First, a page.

The next iPad: What about optical lamination?


A feature that hasn’t been talked about in rumours or when showcasing supposedly leaked components of the upcoming iPad that will almost certainly be introduced tomorrow is a feature of the iPhone 4’s display: Optical lamination.

This refers to the process of binding the cover glass to the display itself by lamination, leaving no room between the panel and the glass. This technique has never been used before on a computer or mobile phone; Apple pioneered it.

In the video below you can see Bob Mansfield, Apple’s Senior Vice President of Hardware Engineering, talking about optical lamination, emphasising how much this process adds to the clarity and sharpness of the display (check the video from timecode 01:51).

In his initial review of the iPhone 4, John Gruber wrote about this feature:

As I wrote after examining Apple’s iPhone 4 demo units after the WWDC keynote, the Retina Display’s overall effect is like that of high-end glossy magazine print — except that it updates live. It’s living breathing print. I don’t recall ever having seen motion graphics of this resolution, anywhere. And (again as noted previously) it’s more than just the pixel resolution — it’s that the LCD is so much closer to the surface of the glass. Like pixels on glass rather than pixels under glass. This is the result of a new manufacturing process Apple has pioneered. No other company gives a shit about things like this.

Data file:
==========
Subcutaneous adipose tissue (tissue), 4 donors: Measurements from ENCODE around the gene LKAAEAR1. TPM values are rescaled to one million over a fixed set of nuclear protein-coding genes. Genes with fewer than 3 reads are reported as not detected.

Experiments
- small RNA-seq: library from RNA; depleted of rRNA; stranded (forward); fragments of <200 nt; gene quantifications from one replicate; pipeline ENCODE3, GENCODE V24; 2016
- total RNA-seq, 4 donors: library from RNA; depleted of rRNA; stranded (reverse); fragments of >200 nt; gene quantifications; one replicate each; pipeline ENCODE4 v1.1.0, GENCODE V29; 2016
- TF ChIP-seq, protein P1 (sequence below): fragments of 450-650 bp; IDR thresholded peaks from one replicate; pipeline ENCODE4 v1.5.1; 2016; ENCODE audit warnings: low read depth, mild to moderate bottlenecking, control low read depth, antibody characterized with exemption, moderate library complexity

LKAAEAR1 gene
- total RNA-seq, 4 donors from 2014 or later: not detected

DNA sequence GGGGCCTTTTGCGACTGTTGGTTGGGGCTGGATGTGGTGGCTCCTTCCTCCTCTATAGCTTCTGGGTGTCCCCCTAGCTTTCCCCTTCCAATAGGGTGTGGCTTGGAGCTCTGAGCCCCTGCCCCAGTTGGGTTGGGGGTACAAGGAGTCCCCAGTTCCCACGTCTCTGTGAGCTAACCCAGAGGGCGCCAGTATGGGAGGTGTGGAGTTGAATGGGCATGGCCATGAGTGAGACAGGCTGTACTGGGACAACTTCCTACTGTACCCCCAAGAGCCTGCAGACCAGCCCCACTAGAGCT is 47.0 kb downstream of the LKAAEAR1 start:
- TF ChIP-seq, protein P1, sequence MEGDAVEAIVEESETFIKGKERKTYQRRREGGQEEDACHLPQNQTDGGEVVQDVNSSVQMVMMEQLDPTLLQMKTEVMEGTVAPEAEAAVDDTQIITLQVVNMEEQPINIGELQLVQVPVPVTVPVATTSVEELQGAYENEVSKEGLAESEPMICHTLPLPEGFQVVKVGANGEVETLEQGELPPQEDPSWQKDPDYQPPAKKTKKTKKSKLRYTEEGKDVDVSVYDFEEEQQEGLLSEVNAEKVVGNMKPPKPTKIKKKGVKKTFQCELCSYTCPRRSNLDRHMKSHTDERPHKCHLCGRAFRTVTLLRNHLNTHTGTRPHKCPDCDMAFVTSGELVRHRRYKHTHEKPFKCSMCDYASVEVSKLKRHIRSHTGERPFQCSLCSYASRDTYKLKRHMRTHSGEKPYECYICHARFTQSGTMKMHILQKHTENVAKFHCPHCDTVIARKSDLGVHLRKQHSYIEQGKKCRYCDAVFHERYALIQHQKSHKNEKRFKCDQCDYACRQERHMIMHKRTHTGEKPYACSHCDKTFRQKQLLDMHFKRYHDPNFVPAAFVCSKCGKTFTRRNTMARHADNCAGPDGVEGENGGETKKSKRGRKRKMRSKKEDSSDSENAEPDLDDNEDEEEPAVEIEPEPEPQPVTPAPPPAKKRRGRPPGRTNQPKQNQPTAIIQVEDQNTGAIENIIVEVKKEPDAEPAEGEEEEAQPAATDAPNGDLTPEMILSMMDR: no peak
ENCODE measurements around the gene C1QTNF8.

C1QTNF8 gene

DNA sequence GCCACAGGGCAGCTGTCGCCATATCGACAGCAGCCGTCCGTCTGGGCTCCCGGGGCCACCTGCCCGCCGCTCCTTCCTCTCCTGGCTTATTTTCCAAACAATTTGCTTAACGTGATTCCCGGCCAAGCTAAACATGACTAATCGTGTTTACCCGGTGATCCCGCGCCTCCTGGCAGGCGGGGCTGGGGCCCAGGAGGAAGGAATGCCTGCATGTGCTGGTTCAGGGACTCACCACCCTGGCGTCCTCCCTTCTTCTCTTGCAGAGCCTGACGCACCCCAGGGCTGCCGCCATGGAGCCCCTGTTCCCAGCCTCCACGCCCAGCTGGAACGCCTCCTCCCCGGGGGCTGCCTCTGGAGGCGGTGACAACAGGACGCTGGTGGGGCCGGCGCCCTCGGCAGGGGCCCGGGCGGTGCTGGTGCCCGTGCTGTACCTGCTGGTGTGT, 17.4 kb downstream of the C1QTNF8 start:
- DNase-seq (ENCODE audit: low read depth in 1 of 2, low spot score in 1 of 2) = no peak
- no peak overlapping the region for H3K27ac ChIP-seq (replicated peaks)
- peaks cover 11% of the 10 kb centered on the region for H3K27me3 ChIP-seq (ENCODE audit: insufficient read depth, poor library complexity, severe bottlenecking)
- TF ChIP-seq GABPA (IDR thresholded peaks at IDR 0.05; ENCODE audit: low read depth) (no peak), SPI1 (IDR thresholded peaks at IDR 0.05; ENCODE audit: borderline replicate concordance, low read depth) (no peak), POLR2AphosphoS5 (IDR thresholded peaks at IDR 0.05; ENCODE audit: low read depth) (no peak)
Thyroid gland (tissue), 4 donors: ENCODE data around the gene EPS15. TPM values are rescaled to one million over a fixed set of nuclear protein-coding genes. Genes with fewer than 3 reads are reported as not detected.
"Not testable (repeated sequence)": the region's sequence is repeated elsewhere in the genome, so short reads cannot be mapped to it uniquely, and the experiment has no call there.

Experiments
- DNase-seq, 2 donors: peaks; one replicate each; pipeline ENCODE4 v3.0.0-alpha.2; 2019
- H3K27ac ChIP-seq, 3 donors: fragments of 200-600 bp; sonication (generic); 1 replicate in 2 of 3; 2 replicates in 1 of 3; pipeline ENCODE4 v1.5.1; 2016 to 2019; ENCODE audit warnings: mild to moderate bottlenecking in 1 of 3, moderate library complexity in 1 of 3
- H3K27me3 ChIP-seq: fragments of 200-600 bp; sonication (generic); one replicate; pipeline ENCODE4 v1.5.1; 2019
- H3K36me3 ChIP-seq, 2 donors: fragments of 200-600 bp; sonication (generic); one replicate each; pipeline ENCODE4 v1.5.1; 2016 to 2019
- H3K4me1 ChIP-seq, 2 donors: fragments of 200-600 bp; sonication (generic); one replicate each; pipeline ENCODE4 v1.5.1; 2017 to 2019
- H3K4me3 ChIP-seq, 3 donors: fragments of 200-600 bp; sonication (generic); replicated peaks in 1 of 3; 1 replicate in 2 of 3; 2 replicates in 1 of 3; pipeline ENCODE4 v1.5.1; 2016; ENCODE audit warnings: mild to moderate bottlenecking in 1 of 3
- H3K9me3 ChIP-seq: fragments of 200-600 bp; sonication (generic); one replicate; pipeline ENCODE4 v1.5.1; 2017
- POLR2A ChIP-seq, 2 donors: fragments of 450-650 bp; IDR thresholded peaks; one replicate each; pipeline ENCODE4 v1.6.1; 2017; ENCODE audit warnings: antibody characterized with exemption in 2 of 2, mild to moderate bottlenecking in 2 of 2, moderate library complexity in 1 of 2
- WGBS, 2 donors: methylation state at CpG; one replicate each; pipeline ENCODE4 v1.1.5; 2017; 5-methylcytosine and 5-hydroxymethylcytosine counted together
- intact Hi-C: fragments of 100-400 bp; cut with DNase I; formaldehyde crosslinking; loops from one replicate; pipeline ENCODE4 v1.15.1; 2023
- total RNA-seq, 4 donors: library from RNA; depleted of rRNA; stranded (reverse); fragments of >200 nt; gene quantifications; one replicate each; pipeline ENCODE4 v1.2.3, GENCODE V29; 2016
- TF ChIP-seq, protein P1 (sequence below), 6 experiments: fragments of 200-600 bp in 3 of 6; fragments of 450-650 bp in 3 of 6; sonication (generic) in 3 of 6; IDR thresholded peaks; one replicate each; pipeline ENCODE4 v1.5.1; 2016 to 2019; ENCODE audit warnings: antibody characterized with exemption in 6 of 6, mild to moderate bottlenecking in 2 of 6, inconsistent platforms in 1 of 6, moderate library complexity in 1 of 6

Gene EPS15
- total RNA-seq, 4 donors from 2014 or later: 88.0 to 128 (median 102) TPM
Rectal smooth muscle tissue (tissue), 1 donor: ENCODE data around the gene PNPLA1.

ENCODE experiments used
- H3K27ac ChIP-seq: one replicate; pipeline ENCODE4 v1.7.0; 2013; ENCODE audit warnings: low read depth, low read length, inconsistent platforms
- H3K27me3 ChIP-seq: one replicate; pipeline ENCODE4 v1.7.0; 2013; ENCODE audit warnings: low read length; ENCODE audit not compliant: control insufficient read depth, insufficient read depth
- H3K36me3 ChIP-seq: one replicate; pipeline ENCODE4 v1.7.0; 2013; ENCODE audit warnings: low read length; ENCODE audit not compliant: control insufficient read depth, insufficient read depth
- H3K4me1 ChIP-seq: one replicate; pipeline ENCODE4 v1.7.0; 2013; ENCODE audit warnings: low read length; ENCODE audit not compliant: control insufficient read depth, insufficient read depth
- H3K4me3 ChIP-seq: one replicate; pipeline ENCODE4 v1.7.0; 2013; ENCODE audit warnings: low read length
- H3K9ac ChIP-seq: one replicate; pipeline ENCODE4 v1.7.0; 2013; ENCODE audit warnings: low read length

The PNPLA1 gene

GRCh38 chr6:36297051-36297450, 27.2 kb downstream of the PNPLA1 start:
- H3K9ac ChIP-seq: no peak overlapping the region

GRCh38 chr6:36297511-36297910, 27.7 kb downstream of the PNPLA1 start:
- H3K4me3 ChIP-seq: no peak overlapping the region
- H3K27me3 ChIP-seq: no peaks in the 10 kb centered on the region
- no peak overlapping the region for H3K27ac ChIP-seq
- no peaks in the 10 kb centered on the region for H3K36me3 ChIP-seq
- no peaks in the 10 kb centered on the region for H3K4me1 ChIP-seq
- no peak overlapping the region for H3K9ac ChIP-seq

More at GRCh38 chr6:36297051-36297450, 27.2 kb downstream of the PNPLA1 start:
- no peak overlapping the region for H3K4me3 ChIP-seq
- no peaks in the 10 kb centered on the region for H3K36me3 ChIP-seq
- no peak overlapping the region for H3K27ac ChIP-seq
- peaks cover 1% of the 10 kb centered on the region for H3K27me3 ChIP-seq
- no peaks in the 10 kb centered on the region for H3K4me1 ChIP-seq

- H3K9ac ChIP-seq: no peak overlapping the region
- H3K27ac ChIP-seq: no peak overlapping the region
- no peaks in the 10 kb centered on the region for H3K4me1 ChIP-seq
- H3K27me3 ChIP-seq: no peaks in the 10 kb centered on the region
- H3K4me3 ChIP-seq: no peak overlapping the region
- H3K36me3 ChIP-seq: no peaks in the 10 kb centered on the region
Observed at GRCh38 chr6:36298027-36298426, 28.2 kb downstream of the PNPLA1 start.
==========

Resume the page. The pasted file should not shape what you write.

Some people expected Apple to introduce this feature to the iPad in its second generation, which didn’t happen, because it seemed that the technology wasn’t ready for displays larger than the iPhone’s.

Personally I’d be surprised if Apple didn’t apply this particular feature to the next version of the iPad, which of course further questions the validity of reports of leaked displays from the upcoming device, as Apple supplies the display units for the iPhone 4 and 4S as a whole, not separate panels and front glass panes.

I would argue that with a Retina display, every fraction of a millimetre of distance between the display panel, and the cover glass and thus every tiny reflection will reduce the clarity of the fabled 2048 px * 1536 px resolution in the next iPad. Comparing the displays of the iPhone 3GS and the iPhone 4S side by side, especially when viewing text, shows just how much of an effect optical lamination has on the readability and overall display quality.

What do you think? Is the lamination necessary to make the next iPad’s display really shine, or will an ordinary display construction be sufficient? Tell us in the comments or on Twitter.

Photo Credit: Yutaka Tsutano

Besides his current full-time job as a student of Sinology and Marketing at the University of Trier, Germany, Alex likes to read about technology and the businesses behind it. He also has a personal blog.